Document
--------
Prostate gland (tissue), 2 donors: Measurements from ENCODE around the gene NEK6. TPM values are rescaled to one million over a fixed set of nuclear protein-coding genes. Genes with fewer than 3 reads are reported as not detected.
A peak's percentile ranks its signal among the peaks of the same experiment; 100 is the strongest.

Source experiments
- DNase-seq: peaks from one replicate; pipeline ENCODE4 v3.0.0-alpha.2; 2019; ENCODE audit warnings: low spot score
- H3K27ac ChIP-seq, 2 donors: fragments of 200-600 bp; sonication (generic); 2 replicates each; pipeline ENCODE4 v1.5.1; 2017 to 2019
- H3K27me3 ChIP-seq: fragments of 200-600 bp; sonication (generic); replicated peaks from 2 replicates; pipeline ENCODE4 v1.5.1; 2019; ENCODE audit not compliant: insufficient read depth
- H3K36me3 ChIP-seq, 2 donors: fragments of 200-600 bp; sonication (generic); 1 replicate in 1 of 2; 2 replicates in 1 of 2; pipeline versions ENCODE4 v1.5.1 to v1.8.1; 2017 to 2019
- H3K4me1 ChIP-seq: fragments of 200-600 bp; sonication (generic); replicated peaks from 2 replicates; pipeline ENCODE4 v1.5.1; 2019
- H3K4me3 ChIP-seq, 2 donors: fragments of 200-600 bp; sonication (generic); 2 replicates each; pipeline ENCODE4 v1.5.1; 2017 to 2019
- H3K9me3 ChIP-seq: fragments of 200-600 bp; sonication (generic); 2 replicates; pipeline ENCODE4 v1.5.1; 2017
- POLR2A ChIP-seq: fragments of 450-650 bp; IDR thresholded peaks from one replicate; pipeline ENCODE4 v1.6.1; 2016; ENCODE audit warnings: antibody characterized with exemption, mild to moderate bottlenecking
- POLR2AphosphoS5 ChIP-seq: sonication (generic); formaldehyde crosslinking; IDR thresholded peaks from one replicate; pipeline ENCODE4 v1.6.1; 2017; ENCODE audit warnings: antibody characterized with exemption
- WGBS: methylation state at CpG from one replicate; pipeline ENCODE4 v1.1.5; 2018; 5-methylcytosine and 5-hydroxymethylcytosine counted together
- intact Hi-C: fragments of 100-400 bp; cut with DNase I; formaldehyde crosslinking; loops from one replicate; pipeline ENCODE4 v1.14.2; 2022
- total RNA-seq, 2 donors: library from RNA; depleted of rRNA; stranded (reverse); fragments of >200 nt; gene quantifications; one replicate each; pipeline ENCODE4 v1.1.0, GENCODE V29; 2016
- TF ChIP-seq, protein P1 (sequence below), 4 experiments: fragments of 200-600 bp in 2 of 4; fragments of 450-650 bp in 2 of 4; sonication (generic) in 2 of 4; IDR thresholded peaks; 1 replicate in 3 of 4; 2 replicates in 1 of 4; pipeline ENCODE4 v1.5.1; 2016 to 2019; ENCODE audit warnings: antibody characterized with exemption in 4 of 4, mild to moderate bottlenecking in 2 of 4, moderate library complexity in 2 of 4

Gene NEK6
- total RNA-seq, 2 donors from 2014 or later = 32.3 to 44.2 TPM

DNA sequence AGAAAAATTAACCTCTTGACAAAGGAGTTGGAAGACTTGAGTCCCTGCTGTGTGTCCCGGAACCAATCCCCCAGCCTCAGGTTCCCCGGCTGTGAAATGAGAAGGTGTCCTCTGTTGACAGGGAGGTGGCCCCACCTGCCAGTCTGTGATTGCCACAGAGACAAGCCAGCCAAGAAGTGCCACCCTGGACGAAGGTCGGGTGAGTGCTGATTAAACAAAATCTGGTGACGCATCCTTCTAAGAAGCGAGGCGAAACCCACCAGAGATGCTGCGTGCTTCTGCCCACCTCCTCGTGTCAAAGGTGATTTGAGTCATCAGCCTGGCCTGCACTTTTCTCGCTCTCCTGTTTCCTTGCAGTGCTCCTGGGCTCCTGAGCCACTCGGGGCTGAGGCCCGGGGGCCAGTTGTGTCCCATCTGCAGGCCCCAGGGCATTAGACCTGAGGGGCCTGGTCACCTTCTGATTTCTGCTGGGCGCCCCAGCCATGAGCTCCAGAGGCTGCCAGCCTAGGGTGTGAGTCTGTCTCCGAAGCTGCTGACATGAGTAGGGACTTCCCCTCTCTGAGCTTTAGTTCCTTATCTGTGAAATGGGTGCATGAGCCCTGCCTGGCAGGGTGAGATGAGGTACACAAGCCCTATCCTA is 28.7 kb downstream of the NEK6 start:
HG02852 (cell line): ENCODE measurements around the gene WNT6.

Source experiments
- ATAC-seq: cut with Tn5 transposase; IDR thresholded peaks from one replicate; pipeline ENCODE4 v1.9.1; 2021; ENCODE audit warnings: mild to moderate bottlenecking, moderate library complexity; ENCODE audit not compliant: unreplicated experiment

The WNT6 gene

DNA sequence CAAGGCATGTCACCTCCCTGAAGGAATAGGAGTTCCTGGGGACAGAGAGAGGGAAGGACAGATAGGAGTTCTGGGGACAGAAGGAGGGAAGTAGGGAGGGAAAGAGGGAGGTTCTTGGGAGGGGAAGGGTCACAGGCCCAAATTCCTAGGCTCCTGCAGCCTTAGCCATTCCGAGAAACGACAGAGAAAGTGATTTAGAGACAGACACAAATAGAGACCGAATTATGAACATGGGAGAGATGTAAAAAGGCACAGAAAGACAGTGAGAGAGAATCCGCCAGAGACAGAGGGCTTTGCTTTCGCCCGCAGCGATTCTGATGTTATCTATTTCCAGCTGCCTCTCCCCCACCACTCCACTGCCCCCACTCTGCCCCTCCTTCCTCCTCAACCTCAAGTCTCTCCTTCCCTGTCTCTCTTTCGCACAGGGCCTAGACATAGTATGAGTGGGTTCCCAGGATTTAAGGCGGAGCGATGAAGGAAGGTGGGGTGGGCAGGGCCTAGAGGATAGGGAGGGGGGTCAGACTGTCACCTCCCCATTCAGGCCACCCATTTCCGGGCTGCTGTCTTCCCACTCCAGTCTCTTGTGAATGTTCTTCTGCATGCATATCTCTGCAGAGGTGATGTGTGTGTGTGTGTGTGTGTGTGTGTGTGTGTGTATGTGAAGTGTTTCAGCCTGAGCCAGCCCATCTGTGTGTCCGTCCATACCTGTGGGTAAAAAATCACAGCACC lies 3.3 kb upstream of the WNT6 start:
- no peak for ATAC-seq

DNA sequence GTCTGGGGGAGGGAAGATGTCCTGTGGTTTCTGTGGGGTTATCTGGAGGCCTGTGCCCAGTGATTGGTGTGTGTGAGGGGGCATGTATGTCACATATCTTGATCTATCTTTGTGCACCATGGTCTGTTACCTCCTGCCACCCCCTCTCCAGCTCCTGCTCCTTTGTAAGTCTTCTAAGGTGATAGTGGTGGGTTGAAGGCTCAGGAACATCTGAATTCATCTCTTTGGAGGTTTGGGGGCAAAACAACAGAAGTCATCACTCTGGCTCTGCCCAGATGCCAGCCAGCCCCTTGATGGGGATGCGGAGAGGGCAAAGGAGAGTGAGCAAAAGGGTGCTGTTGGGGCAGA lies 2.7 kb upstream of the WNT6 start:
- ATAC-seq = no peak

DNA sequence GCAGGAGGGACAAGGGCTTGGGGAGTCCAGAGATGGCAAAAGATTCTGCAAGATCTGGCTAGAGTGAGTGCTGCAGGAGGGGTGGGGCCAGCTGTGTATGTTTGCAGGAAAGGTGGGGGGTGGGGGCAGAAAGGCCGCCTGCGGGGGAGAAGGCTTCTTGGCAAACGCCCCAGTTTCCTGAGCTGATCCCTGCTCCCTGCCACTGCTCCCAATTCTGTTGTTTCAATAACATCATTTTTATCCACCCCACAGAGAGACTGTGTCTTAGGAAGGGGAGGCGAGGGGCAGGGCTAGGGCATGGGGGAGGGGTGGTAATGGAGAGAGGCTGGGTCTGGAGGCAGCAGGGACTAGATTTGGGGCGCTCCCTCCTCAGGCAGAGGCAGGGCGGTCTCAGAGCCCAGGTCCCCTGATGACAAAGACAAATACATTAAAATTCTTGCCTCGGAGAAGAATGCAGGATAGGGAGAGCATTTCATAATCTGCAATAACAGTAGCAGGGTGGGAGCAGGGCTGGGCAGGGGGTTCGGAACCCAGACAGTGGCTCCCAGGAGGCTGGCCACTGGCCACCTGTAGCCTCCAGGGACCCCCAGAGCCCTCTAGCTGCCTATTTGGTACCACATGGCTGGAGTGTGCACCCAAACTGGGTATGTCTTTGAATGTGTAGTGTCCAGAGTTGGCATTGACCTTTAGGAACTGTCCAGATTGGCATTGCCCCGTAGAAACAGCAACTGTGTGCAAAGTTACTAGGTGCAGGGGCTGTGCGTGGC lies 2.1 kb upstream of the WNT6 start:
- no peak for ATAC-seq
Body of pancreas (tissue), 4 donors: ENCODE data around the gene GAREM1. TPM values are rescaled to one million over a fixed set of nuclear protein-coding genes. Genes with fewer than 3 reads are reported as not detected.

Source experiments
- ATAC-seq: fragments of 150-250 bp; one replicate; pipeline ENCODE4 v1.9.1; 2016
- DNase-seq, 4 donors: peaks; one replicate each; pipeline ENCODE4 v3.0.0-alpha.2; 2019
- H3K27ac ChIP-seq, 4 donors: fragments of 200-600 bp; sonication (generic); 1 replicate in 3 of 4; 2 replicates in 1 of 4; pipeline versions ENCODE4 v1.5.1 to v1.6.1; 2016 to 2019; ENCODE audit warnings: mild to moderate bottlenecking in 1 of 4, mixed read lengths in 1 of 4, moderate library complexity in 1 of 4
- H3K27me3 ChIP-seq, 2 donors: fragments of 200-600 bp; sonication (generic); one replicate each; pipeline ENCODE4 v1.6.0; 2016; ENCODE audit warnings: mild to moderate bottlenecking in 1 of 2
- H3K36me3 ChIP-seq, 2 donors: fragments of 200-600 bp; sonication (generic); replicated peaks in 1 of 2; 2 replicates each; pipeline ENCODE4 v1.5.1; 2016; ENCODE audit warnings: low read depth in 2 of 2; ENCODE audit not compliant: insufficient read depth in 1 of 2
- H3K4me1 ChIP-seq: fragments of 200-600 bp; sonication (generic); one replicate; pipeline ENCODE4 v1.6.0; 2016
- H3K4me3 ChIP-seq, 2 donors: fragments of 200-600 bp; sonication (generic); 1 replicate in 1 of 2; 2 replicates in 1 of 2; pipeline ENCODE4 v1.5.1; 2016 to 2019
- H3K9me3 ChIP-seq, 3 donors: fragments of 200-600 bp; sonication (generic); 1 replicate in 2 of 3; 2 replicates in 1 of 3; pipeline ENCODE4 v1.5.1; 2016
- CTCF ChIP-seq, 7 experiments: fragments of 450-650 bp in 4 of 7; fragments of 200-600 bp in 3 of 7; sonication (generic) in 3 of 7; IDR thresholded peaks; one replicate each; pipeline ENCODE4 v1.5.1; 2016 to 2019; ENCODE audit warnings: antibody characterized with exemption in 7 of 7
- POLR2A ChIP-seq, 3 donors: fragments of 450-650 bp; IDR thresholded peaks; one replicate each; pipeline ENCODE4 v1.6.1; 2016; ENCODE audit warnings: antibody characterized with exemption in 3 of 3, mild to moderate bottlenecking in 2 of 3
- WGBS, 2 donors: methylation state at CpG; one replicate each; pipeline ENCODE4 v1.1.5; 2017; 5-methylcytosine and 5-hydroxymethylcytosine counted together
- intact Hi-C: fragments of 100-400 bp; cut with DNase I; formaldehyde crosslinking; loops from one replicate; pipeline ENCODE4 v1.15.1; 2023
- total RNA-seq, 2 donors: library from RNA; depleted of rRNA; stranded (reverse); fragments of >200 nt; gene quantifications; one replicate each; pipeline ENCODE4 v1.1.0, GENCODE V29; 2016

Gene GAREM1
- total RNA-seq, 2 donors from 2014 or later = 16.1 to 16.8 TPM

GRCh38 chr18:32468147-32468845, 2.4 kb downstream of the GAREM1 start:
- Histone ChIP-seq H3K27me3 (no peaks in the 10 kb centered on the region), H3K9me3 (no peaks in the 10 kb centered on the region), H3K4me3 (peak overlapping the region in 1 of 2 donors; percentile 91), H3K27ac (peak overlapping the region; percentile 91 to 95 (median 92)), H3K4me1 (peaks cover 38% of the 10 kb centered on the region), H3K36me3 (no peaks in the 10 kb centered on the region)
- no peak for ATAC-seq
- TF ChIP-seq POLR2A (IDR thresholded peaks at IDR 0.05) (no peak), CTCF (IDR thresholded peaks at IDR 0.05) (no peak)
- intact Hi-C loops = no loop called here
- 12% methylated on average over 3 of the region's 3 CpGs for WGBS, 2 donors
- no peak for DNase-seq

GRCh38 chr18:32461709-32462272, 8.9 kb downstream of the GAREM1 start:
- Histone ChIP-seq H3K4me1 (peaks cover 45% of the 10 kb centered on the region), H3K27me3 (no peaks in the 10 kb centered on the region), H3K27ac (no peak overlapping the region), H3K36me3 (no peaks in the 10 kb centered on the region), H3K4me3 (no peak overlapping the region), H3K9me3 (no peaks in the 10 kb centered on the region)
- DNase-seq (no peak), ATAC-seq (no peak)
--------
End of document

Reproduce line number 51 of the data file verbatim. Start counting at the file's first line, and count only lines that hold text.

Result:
- intact Hi-C loops = no loop called here